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Interesting Features Of Recycled Houses You Probably Didn’t Know About

August 9, 2022 - Ellie Poverly

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These features of recycled houses show that people can live in harmony with their surroundings.

People will always need places to live, but traditional construction isn’t good for the environment. Recycled houses present a solution that supports the planet without compromising what anyone needs from their living space.

Keep reading to learn what makes recycled homes more common, more affordable, and greener than other types of residential construction.

Recycled Houses Are Becoming More Popular

Climate change is warming the planet, resulting in more frequent natural disasters and intensified global challenges. A recent study found that 80% of people globally want to make positive lifestyle changes to help fight climate change, likely because it’s affecting people’s everyday lives more than in previous years.

Given how much time people spend at home, it’s important for that residential structure to align with their green values. Many people are part of the 28,000 zero-energy homes in the U.S. that eliminate electricity usage, but those house plans and apartments can be costly.

Recycled houses are more budget-friendly because the materials are easy to produce. They also include a few extra benefits for homeowners who care about the environment.

Benefits of Building Recycled Houses

Future owners of recycled houses can look forward to enjoying these benefits, no matter what floorplan they choose to build. Sustainable materials support each other and the property’s online sustainability by making these benefits possible long-term.

They’re More Cost Effective

Any companies that make products without using recycled materials have to create everything from scratch. That requires natural resources and extra electricity for the extensive production process. Felling trees, drawing water, and burning resources like fossil fuels are integral to standard production practices.

All of those factors work against homeowners who want budget-friendly construction materials that also align with their green values. Recycled materials use what’s already available in the form of pollution, so the only extra cost for companies is whatever they need to pay for collection.

It’s always more cost-effective to build recycled houses because the many companies that supply construction materials don’t have to make every material before putting their product together. They only need to harvest pollution from the environment to make essential supplies like roofing or siding materials and with the growing number of innovations in the AI field, production times could potentially be faster than the manufacturing of traditional materials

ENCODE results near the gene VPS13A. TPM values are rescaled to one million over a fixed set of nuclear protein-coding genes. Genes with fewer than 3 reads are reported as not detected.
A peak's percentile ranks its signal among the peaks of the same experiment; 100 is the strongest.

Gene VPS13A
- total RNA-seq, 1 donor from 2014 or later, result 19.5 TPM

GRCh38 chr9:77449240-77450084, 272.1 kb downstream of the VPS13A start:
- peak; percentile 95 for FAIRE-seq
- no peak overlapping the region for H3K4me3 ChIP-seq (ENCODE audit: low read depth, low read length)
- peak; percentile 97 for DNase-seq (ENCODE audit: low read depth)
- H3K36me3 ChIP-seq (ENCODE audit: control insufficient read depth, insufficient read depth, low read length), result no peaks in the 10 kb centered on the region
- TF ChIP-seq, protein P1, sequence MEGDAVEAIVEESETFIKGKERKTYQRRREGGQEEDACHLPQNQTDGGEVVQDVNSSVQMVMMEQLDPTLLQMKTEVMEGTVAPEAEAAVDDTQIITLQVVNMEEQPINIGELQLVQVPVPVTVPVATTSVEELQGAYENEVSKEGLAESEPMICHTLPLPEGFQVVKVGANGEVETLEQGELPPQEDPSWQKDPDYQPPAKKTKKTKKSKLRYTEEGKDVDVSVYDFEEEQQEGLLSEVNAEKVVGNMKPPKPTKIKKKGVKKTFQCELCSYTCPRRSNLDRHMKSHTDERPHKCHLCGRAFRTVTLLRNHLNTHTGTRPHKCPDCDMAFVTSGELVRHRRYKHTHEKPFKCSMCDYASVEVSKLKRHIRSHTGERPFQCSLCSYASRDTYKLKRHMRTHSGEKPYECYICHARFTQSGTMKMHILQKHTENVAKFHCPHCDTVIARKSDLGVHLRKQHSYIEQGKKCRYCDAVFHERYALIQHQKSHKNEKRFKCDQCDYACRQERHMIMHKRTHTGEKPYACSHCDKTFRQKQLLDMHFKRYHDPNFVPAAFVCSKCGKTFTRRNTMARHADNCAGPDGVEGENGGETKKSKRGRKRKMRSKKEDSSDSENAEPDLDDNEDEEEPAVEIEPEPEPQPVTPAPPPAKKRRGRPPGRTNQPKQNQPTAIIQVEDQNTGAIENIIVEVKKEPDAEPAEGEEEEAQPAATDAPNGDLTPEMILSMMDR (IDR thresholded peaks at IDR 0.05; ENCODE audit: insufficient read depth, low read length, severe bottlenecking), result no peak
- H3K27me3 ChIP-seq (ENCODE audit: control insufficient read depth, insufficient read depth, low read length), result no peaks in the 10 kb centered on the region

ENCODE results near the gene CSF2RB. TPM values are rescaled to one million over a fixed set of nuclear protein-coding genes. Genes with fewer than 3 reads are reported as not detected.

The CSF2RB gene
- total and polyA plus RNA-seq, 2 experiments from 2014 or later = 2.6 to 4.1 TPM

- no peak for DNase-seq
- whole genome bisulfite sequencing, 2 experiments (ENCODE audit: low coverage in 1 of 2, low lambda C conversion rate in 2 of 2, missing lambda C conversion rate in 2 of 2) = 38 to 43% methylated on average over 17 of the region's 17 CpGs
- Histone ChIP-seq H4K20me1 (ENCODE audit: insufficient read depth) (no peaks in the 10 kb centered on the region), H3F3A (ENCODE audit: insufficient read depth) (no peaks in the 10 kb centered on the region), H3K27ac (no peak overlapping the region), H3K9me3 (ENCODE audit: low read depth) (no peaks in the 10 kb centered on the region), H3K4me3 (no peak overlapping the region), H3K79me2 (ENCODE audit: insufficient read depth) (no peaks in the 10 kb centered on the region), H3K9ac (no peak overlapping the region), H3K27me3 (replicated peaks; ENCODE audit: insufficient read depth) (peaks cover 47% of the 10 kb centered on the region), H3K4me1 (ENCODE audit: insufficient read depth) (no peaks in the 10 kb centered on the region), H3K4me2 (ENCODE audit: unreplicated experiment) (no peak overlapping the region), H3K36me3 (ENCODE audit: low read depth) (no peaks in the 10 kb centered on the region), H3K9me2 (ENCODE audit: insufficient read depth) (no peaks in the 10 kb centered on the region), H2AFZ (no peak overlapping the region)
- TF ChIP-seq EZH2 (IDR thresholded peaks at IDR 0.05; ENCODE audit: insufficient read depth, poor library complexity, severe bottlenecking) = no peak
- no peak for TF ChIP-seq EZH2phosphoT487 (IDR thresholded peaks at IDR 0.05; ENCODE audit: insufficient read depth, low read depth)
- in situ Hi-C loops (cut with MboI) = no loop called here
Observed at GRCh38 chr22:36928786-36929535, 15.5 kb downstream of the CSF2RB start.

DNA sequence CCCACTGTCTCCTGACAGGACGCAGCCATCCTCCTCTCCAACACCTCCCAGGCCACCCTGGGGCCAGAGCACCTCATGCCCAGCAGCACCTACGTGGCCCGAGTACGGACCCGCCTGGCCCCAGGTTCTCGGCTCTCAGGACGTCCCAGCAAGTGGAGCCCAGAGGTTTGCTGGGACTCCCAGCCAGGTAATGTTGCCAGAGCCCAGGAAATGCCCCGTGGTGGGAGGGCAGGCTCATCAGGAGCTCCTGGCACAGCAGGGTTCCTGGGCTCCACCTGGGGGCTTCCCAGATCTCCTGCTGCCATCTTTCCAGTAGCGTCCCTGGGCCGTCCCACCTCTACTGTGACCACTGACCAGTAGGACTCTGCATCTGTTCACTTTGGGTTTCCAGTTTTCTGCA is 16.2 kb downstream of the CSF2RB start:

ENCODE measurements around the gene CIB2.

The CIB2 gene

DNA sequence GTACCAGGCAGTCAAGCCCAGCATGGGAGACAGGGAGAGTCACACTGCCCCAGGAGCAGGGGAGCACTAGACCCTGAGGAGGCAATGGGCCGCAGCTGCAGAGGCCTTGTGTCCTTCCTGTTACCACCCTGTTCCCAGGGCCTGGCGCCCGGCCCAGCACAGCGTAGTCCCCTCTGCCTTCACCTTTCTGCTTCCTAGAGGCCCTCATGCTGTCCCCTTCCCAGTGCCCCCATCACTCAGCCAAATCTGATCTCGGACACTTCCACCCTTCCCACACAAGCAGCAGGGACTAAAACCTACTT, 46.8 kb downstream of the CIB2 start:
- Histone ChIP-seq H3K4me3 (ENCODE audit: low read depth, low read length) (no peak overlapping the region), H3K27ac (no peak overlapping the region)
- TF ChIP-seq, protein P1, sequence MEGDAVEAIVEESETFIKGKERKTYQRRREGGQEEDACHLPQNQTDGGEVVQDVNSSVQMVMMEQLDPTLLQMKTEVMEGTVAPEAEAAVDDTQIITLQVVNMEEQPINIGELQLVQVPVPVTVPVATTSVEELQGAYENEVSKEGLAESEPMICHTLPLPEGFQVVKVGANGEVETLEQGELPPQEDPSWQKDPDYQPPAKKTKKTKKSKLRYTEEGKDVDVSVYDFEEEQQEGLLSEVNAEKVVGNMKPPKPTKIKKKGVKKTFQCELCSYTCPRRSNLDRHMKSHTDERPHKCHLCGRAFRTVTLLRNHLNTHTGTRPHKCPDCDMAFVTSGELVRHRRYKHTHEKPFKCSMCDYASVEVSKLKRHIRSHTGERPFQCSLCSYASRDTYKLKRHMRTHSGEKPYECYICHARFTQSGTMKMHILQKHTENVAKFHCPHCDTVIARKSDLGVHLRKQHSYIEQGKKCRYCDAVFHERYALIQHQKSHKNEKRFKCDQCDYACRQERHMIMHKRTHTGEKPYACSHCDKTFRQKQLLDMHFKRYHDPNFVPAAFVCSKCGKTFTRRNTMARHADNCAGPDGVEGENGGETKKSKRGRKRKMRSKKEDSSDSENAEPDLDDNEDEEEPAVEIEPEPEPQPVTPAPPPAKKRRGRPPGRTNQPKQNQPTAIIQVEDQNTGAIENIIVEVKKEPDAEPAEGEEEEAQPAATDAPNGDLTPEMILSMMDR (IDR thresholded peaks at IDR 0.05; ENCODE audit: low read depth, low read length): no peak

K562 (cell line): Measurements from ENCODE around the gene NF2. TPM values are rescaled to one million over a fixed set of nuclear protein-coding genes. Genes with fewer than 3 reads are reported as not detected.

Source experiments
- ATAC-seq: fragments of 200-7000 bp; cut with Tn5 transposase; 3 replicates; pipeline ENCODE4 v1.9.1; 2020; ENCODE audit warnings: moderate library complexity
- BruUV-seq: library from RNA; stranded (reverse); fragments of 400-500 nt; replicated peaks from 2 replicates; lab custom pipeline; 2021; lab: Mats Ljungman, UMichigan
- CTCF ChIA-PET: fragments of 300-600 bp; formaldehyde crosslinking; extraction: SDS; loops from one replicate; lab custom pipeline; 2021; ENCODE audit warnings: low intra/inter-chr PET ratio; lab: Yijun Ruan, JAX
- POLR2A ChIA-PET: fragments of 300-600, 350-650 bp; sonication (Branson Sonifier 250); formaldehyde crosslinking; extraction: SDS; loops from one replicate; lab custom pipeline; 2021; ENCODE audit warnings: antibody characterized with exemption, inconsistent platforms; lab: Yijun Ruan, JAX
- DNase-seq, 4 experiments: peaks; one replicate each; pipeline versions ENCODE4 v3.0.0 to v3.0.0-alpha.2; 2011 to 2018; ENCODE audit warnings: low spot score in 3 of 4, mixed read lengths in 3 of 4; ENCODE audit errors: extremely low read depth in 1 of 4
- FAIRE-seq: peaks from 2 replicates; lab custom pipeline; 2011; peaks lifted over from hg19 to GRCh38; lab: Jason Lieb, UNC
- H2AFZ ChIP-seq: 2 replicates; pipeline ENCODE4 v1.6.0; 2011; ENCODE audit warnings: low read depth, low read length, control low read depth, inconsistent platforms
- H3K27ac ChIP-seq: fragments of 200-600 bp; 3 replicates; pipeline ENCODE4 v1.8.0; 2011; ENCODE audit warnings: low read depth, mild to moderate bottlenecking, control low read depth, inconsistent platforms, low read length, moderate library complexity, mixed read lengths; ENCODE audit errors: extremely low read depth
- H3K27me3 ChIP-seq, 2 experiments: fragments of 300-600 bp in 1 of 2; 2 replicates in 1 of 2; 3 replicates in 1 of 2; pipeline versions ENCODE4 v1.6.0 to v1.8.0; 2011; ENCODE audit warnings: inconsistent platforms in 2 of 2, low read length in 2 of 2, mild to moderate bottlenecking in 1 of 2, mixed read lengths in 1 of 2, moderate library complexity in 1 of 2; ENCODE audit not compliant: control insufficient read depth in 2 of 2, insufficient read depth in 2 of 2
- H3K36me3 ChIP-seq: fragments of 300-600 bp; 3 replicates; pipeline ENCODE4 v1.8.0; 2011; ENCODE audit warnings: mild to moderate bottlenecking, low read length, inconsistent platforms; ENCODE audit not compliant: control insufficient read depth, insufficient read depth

They Reduce Construction Waste

The U.S. creates over 600,000 tons of construction waste annually and the World Bank Report estimates that global construction waste will jump by over 3.4 billion tons over the next 30 years. It’s a significant source of pollution that harms the environment. It even adds to carbon dioxide (CO2) in the atmosphere because every pound of unwanted waste needed electricity and natural resources during production.

Choosing recycled housing supplies removes that waste if homeowners want reclaimed goods. They’ll also prevent their property from adding construction pollution by being conscious of how every part of their home comes together.

Eco-friendly construction materials also fit precisely to each person’s order. There won’t be excess waste like crumbling concrete or wood shavings that make local landfills fuller.

They’re Equally Durable

Homes should last decades before needing extensive repairs. Sometimes people think recycled materials are less durable because they aren’t brand new, but that isn’t true. Companies that offer reclaimed or reused parts necessary for residential construction ensure that every material receives extensive treatment and undergoes inspections to ensure it lasts a long time.

Most Important Features of Recycled Houses

Anyone who wants to learn about recycled houses should start by investigating potential materials they could use for their future home. These are some of the most commonly used supplies for residential structures of all types.

1. Recycled Fiber Cement Panels

Cement requires excessive amounts of water and rock. Recycled fiber cement panels reuse what already exists to form housing that stands the test of time. These panels are non-flammable and last for 50 years or longer without using more natural resources that are impossible to replace.